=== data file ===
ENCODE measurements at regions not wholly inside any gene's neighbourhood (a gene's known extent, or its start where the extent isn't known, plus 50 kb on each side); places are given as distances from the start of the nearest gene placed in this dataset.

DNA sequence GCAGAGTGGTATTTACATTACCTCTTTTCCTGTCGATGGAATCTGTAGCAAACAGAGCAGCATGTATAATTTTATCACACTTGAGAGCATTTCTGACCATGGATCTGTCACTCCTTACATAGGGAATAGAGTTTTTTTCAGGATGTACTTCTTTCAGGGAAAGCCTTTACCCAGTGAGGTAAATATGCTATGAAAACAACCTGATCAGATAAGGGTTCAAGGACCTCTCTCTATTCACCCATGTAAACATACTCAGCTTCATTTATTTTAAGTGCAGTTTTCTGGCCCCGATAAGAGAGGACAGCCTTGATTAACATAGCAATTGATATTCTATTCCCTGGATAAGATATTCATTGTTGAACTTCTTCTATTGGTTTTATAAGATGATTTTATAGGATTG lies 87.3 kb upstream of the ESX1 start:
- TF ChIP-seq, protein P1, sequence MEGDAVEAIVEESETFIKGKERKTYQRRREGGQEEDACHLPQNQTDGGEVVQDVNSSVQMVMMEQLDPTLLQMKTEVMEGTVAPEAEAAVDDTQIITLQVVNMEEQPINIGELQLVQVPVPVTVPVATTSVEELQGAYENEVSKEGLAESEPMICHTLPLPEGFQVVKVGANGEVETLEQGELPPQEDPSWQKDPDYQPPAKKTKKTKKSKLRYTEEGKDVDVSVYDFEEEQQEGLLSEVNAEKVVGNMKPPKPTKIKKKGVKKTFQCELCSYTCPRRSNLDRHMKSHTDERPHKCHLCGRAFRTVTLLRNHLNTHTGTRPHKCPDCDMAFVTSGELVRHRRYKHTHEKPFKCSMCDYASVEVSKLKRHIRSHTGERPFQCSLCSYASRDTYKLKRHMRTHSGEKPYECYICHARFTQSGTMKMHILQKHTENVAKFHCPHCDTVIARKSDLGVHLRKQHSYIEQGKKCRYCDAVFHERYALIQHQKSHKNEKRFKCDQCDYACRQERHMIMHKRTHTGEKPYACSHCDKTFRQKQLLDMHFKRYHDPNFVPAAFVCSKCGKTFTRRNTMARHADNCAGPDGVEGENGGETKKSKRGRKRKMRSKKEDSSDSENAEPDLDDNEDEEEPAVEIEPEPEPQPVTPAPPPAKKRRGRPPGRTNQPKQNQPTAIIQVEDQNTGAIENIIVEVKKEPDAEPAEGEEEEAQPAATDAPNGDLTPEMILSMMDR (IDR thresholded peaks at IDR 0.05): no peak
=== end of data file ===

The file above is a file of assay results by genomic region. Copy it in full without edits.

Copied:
ENCODE measurements at regions not wholly inside any gene's neighbourhood (a gene's known extent, or its start where the extent isn't known, plus 50 kb on each side); places are given as distances from the start of the nearest gene placed in this dataset.

DNA sequence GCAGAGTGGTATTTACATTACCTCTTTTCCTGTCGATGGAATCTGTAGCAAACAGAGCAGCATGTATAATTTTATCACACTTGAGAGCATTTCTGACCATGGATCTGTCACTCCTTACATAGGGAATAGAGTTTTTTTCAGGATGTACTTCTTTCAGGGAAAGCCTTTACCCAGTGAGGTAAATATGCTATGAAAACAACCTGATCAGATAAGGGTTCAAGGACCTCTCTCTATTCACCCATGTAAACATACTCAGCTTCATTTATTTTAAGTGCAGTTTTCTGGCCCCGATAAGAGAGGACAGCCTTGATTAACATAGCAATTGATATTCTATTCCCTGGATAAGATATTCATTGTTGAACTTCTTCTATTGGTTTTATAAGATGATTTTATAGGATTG lies 87.3 kb upstream of the ESX1 start:
- TF ChIP-seq, protein P1, sequence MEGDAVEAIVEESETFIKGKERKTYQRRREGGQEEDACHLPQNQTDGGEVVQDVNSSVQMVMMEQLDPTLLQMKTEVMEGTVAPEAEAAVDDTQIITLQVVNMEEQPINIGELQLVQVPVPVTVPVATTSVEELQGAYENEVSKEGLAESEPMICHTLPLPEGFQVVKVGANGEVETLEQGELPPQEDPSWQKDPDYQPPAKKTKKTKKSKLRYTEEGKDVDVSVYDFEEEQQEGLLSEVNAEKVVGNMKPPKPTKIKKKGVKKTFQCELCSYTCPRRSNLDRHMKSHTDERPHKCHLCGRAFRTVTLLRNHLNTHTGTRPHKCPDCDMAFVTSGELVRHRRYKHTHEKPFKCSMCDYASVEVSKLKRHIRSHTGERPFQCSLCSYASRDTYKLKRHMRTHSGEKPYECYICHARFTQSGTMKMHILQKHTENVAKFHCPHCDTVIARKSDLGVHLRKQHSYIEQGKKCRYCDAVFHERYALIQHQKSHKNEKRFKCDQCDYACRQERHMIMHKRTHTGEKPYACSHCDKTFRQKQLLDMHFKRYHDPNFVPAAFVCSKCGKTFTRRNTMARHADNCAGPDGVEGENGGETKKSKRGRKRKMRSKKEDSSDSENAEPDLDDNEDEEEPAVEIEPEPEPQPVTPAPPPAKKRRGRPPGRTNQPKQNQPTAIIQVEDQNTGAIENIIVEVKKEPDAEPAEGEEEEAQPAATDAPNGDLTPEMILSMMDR (IDR thresholded peaks at IDR 0.05): no peak